Injury as Teacher

Practicing Tai Chi or any martial arts after an injury is an excellent opportunity to learn or relearn basic principles.  I recently sprained my ankle.  After a few days of taking it easy on my affected leg, I practiced some forms and was reminded of how important it is to connect with the bubbling springs.

Every time we bend our knees and hips to lower our center of gravity, being grounded in the sole of our foot allows the structure to carry the weight instead of the soft tissues.  A small deviation away from balanced structure is felt immediately with an injury somewhere along the chain of pearls connecting our feet with our spinal engine.  Moving slowly through the forms also allows us to listen to the rest of our structure as a small change outside of proper alignment can be felt with the injured tissues.

A couple of principles of martial arts apply here:

  • The fundamentals are always good to practice and relearn.
  • Listen with all of your senses to ensure alignment and connection.
  • Be mindful of injury, but do not allow the injury to define you or your movement.
  • We can learn our form from anyone, even someone who doesn’t practice our form, even from our own injured body.

 

Learning Tai Chi

Master Moy once told me during a major correction, “You should be able to learn tai chi from anyone, even someone who doesn’t do tai chi.” I was doing dan-yus in front of a group of about 30 people at a Fung Loy Kok Taoism workshop. He also said some things to me which seemed so militant to some onlookers that they left the Taoist Tai Chi Society. However, to me I never had the sense Master Moy was trying to control me. Quite the contrary, I had the experience of trust and attempting to peel my outer layers like an onion and show me what was inside of me. It’s as if he took my hand and showed me around my inner being. After what seemed an eternity of his lecturing me through an interpreter, I felt lighter and was able to do far more of the exercise I could do before we started. I also remember information about the physiology and physics of the exercise.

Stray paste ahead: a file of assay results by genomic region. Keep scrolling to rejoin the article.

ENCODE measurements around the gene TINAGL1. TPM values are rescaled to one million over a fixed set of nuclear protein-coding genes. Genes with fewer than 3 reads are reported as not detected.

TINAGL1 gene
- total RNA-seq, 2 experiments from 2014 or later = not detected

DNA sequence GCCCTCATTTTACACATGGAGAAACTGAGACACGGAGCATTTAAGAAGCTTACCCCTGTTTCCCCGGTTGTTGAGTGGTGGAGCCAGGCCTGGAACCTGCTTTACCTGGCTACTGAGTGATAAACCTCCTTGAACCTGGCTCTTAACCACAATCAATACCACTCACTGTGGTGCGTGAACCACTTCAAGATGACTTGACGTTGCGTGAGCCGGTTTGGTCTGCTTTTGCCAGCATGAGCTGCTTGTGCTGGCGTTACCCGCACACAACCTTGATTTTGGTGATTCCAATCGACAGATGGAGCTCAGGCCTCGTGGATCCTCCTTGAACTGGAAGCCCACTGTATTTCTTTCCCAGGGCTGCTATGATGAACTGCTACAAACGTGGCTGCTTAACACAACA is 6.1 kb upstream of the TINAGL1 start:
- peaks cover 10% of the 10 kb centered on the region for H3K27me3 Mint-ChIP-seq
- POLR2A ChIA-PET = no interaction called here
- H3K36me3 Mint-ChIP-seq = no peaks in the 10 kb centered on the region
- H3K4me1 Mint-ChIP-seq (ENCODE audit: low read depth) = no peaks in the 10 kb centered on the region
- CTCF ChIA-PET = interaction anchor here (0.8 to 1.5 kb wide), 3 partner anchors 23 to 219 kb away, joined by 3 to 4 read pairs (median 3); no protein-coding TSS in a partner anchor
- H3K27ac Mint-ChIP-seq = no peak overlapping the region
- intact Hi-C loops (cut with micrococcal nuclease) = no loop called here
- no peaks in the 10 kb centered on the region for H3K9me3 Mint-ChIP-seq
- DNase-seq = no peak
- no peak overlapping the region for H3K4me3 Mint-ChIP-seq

Many things stick with me from the correction. However, I usually return to his voice and the translation of “You should be able to learn tai chi from anyone, even someone who doesn’t do tai chi.” In the context a tai chi correction, this statement implies we need to be open to the learning all around us. I practiced the Taoist arts for over 15 years in an organized environment and instructed Tai Chi, Lok Hup, Health Recovery and gave classes in Taoism. After my wife and I started our family project, our involvement in the Taoist Tai Chi Society dropped off and faded away. Our interest and practice remains to this day. We continue to learn from each other and from the world around us. Our practice is sporadic which affords us the opportunity to observe and experience the fundamentals of the Taoist Arts in way unavailable to us while heavily integrated into the society.

The external form is just as we taught years ago with a strong foundation in angles reflecting body mechanics. A forty-five degree step is along with proper length of step is critical to the many aspects of the forms as is alignment of knees, hips and an ever shifting center of gravity. Internally, we return to connecting the bubbling spring and tigers mouth as well as dropping the coccyx to open the hips giving the internals freedom to move and connect to the movements. Deeper yet are the connections to the stillness learned in meditation and the non-judgmental awareness of both internal and external environments. Out of this stillness we stay over our emotional, physical and mental centers. We enable ourselves to learn tai chi from anyone and most especially those who do not even do tai chi.